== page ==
Why You Don’t Need to Be a Luxury Brand to Offer a Luxury Experience
Luxury brands pride themselves not just on their products but on the experience they offer their customers. Their customers spend a lot and have significantly higher than average expectations. Certain luxury brand practices, like exclusivity and bespoke offerings, aren’t widely applicable to other markets and industries. However, there is still much to be learned from luxury brands in terms of how they treat their hard-to-please customers and market their brands. Below, we explore a number of practices employed by luxury brands to deliver winning customer experiences and how you can apply them to your business.
Employees as brand ambassadors
The Ritz-Carlton hotel chain is known for its motto, “We are ladies and gentlemen serving ladies and gentlemen.” At top hotels, employees are told to put the customer first no matter what. Every employee serves as a customer experience expert and is given the initiative to go above and beyond to give guests the best experience possible. This can be done through actions that make the customer feel like choosing this hotel over a competitor was the right decision.
In luxury retail scenarios, employees don’t aim only to make a sale but to nurture relationships with customers to keep coming back. Employees must be well trained on everything about the brand so that they can communicate the brand’s values and identity to customers. Regardless of industry, having well-trained employees is the key to delivering excellent customer experiences. When staff are polite, friendly and efficient, customers will walk away satisfied and communicate positive things about your brand.
Employees must really know and understand your brand and its products or service. They should have personal experience using various products or services to make informed recommendations and suggestions to customers. This will ultimately help them to make sales and to upsell, particularly in in-person interactions in the retail space. It doesn’t matter if someone is shopping in H&M or Chanel; they want to interact with polite, helpful staff members who are knowledgeable about the brand’s offerings.
Luxury brands strive to make their customers feel special. They add bits of delight wherever they can so and go above and beyond to satisfy customers. But delivering luxury isn’t just about the added bells and whistles. It’s about knowing your customers well and helping them without any hiccups along the way. Luxury businesses, regardless of industry, create strong bonds with their customers. They know their customers’ names, details and purchase histories, and they quickly react to and anticipate their needs. Non-luxury brands tend to have higher traffic and more customers, so staff knowing every customer’s name isn’t feasible, but there are ways to inject this hyper-personalisation into any business.
Having an omnichannel system where all customer data is integrated can help you bring personalisation to your business. You should use personalisation to make it easy for customers to access all the information on their history and account details, whether in-store, online, or speaking to a contact centre agent. Customers have grown to expect this no matter the brand they are dealing with.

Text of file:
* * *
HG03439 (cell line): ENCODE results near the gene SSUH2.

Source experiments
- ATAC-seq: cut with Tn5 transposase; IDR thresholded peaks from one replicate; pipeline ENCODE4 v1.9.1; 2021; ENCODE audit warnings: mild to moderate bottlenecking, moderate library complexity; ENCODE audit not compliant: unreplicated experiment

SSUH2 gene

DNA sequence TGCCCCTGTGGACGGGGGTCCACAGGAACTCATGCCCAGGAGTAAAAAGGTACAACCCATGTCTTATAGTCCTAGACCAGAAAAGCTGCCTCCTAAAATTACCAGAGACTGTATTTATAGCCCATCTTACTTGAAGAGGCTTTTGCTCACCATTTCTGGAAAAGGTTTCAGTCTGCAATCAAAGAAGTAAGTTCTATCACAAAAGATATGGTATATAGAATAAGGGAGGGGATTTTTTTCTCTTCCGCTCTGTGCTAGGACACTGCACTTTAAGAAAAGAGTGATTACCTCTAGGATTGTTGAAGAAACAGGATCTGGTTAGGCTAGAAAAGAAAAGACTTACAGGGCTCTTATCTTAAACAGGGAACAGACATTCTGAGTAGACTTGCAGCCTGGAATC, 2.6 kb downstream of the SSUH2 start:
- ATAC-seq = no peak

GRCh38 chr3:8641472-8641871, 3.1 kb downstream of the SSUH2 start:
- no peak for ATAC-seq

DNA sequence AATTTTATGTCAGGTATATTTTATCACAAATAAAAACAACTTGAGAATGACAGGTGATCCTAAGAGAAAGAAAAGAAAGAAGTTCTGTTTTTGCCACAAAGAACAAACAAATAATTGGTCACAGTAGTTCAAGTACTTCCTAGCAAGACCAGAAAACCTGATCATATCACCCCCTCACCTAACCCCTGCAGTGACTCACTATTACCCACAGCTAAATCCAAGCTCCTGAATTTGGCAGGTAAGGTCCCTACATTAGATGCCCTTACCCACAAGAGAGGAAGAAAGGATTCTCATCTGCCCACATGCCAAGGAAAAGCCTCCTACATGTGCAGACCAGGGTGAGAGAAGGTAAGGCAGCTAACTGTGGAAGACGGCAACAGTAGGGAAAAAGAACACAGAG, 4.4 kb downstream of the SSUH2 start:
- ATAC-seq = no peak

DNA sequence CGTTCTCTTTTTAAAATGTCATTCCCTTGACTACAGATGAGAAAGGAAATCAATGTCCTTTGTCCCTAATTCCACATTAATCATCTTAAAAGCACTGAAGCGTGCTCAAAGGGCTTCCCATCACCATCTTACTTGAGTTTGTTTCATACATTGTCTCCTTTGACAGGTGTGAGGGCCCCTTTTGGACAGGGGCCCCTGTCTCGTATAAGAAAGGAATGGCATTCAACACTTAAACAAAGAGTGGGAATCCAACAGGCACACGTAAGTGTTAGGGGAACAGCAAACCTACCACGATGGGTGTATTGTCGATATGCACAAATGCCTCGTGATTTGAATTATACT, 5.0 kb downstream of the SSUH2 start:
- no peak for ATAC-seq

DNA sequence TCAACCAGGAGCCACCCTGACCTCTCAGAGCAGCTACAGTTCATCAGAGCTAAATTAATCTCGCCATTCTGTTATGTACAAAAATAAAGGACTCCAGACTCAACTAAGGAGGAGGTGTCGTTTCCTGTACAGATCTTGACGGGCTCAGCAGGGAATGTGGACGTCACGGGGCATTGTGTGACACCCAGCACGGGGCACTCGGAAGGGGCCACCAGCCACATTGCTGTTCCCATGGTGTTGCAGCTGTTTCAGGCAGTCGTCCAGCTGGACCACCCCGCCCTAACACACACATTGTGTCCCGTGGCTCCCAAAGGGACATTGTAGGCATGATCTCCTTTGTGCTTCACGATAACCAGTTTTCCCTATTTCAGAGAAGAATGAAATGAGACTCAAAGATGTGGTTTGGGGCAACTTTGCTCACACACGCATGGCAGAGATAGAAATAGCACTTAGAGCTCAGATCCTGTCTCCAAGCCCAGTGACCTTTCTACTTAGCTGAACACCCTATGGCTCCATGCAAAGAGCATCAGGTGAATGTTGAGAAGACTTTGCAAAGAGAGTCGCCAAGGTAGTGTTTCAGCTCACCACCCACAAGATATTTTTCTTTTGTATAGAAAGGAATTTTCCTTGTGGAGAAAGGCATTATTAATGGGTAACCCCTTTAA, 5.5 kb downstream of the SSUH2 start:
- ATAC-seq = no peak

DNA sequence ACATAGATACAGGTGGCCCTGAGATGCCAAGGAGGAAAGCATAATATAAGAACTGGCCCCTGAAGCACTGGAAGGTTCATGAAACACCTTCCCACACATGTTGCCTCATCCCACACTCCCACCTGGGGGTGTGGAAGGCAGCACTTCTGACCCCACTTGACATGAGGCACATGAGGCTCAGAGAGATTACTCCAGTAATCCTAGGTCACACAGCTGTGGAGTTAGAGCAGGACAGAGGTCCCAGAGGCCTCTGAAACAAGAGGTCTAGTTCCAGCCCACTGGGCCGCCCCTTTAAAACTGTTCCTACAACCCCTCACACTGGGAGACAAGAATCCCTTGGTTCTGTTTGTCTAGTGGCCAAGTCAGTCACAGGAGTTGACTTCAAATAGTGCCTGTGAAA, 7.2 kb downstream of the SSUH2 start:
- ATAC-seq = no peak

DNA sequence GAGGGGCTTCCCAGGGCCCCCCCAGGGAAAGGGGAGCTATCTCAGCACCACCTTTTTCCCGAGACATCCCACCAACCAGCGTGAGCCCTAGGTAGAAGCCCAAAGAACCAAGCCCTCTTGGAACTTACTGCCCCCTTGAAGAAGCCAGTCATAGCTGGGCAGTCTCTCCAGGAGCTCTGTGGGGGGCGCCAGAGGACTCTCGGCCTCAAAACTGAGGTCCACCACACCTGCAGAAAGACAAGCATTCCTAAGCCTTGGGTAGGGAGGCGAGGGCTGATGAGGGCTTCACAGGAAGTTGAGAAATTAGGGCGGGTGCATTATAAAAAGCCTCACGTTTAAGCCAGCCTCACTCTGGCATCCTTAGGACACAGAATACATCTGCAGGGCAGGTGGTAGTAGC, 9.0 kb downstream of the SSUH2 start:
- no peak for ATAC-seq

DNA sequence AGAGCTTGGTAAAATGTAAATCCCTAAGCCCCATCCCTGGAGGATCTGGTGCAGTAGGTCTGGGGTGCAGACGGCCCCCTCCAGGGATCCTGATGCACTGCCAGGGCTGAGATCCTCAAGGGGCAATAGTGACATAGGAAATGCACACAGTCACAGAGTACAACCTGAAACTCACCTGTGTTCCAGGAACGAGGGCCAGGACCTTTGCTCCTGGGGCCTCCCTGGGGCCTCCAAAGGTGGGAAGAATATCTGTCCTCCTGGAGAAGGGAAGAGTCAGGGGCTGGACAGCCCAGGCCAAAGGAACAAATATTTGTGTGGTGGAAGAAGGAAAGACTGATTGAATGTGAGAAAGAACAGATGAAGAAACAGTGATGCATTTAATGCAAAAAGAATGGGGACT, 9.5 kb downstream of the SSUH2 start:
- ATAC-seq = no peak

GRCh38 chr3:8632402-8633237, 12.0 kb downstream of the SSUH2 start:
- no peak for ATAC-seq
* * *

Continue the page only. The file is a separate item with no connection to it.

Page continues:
Many luxury retailers also offer a personal shopper to advise customers on what items they should buy based on their lifestyle and needs. They give customers expert advice to help them make informed purchasing decisions. Some high street brands have even started offering personal shoppers to help their customers. Virtual shopping assistants are also becoming increasingly popular. It’s a heightened level of personalisation that bonds the customer to the brand but is pretty impractical for most businesses. Alternatively, introduce product recommendations and personalised marketing based on a customer’s historical activity, such as items purchased, level of spend, frequency of spend, search and any feedback they may have provided. This makes the shopping experience more pleasant and easier for customers. 69% of shoppers want personalised experiences, but unfortunately, only 40% of brands are offering them.
Clear, consistent branding
Luxury brands have strongly defined identities, and they know exactly who their customers are. They aim to appeal to an idealised persona based on what their existing customer is interested in and what their potential customers would like to be. Their branding is part of the customer experience of the brand, and it goes down to the most minute details in-store and online. They also do an excellent job of differentiating themselves from their direct competitors due to the specificity and clarity of their branding identity.
Ferrari, for example, consistently balances the elements of pleasure, performance, and style in their products and branding. These three elements make up the brand’s identity as a whole, and they are what they want their customers, or potential customers and fans, to think of when they think of the brand.
Part of this is understanding your target audience. Appeal to those who already love your brand rather than trying to appeal to every potential customer out there. Creating and studying customer personas can help to adjust how you position your brand relative to your competitors.